I can’t count the number of self-employed professionals recently who have told me they are working on a program, product, or membership service to package their talents in a more tangible way. Professionals as diverse as life coaches, magicians, management consultants, and travel consultants are all seeking new avenues to bring in revenue during our current twin challenges of pandemic and recession.
These savvy professionals are looking for ways to take formerly in-person services online, offer lower cost options for cash-strapped clients, and replace lines of business that are currently not viable. This is why creating a product, program, or membership service looks appealing.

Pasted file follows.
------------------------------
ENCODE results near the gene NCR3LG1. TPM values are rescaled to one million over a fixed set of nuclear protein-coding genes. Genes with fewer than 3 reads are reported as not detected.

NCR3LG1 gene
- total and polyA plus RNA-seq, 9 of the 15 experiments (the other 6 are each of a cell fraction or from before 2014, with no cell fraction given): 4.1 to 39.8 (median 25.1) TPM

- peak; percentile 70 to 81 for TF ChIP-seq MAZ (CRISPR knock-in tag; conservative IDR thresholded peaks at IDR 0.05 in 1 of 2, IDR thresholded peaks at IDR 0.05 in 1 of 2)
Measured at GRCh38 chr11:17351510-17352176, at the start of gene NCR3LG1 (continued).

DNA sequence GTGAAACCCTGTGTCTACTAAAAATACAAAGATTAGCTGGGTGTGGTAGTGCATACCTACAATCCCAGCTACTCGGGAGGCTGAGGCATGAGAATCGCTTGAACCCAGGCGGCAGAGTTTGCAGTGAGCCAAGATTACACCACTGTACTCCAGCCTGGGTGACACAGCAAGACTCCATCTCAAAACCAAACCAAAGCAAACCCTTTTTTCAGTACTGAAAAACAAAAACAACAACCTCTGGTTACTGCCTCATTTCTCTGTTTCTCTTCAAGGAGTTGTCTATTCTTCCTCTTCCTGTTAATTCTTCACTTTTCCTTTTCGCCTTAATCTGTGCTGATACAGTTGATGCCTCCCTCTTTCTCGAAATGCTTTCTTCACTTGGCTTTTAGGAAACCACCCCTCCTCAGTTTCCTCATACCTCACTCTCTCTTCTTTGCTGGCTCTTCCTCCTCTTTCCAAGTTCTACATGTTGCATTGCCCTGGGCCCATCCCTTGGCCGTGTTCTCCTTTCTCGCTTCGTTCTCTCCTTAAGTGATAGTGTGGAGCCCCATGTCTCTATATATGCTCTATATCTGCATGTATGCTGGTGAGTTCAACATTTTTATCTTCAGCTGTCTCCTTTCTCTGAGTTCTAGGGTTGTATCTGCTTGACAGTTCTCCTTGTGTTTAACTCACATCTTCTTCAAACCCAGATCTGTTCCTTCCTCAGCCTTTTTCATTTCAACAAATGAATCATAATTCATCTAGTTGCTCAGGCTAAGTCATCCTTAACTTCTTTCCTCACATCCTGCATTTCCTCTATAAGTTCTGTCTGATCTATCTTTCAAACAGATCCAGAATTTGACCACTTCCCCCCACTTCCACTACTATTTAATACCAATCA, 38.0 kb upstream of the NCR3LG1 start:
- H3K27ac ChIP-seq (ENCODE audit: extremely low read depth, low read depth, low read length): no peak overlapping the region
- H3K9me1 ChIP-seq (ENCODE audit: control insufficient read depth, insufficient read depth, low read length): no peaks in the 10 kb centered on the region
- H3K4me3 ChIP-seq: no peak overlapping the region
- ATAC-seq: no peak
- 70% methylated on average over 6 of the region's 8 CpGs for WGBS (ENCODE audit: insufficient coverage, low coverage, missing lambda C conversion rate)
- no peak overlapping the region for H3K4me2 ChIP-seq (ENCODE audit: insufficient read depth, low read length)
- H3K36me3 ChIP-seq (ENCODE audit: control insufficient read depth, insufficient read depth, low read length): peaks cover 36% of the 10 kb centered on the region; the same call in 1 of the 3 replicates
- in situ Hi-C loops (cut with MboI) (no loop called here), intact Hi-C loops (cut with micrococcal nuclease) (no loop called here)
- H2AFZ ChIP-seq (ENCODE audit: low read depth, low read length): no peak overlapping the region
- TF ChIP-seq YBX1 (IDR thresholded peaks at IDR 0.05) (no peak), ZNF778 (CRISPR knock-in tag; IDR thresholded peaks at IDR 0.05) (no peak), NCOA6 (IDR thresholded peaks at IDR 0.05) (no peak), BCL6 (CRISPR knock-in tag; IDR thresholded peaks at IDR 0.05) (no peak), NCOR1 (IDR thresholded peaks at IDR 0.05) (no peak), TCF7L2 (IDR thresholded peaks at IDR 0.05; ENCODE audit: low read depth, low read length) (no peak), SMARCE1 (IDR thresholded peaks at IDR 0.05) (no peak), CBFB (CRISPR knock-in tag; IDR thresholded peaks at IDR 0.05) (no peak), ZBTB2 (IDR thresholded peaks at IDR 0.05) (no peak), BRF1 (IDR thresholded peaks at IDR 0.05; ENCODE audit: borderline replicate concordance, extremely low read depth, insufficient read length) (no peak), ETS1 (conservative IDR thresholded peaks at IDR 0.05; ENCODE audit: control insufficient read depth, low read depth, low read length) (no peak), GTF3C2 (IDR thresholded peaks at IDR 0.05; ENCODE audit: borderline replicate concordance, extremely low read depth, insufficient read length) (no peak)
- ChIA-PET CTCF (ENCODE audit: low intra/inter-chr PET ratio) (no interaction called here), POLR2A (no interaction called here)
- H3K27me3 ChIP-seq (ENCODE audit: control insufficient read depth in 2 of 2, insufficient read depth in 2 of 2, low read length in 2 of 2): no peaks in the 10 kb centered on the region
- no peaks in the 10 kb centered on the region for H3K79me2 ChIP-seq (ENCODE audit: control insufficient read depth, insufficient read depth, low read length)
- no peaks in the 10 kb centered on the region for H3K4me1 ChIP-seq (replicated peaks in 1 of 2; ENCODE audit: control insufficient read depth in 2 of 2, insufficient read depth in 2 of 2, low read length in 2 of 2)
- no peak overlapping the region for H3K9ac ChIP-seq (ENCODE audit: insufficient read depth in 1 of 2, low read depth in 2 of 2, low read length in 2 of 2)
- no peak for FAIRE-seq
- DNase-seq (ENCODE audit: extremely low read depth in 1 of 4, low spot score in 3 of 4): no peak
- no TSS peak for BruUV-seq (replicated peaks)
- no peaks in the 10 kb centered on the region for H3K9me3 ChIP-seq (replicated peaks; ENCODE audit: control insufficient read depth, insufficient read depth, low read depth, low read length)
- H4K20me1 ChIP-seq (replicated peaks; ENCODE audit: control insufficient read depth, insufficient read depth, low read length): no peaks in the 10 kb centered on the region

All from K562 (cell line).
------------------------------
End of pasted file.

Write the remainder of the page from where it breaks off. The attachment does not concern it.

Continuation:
But, if you’ve never done this before, you may be unsure where to begin. Or worried that you’ll put time and effort into building an offering that gets few takers.
A long time ago in a galaxy far, far away, I was a corporate product manager for what we then called “electronic banking.” Building one of our products would cost the bank thousands of person hours. So, before we launched a product development effort, we would spend time up front evaluating and planning what we had in mind.
This is exactly what you need to do to make sure you choose the best program, product, or membership to build, then create an offering that will find a ready market. Here’s how to begin.
1. Who is your existing audience and what will they buy?